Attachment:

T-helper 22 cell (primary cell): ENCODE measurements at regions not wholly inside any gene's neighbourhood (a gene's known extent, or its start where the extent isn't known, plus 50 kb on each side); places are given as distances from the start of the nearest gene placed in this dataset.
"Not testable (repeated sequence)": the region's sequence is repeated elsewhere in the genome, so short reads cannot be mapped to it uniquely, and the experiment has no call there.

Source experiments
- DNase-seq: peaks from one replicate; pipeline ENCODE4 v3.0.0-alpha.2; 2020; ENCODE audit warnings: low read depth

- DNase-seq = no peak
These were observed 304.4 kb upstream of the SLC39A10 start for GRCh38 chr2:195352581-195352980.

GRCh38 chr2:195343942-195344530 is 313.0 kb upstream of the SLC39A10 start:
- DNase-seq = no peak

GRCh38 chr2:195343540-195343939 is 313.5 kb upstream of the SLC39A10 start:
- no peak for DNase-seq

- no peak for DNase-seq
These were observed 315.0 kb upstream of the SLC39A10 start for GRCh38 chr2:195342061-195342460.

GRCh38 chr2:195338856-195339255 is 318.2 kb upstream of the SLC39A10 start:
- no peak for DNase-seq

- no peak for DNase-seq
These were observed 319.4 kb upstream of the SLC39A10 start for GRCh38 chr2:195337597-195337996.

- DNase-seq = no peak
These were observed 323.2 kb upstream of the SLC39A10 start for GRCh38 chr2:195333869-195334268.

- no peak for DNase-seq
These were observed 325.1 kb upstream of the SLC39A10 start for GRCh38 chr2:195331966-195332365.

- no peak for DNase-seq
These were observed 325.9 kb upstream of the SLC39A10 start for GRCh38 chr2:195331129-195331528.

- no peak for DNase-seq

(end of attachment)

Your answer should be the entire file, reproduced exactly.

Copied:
T-helper 22 cell (primary cell): ENCODE measurements at regions not wholly inside any gene's neighbourhood (a gene's known extent, or its start where the extent isn't known, plus 50 kb on each side); places are given as distances from the start of the nearest gene placed in this dataset.
"Not testable (repeated sequence)": the region's sequence is repeated elsewhere in the genome, so short reads cannot be mapped to it uniquely, and the experiment has no call there.

Source experiments
- DNase-seq: peaks from one replicate; pipeline ENCODE4 v3.0.0-alpha.2; 2020; ENCODE audit warnings: low read depth

- DNase-seq = no peak
These were observed 304.4 kb upstream of the SLC39A10 start for GRCh38 chr2:195352581-195352980.

GRCh38 chr2:195343942-195344530 is 313.0 kb upstream of the SLC39A10 start:
- DNase-seq = no peak

GRCh38 chr2:195343540-195343939 is 313.5 kb upstream of the SLC39A10 start:
- no peak for DNase-seq

- no peak for DNase-seq
These were observed 315.0 kb upstream of the SLC39A10 start for GRCh38 chr2:195342061-195342460.

GRCh38 chr2:195338856-195339255 is 318.2 kb upstream of the SLC39A10 start:
- no peak for DNase-seq

- no peak for DNase-seq
These were observed 319.4 kb upstream of the SLC39A10 start for GRCh38 chr2:195337597-195337996.

- DNase-seq = no peak
These were observed 323.2 kb upstream of the SLC39A10 start for GRCh38 chr2:195333869-195334268.

- no peak for DNase-seq
These were observed 325.1 kb upstream of the SLC39A10 start for GRCh38 chr2:195331966-195332365.

- no peak for DNase-seq
These were observed 325.9 kb upstream of the SLC39A10 start for GRCh38 chr2:195331129-195331528.

- no peak for DNase-seq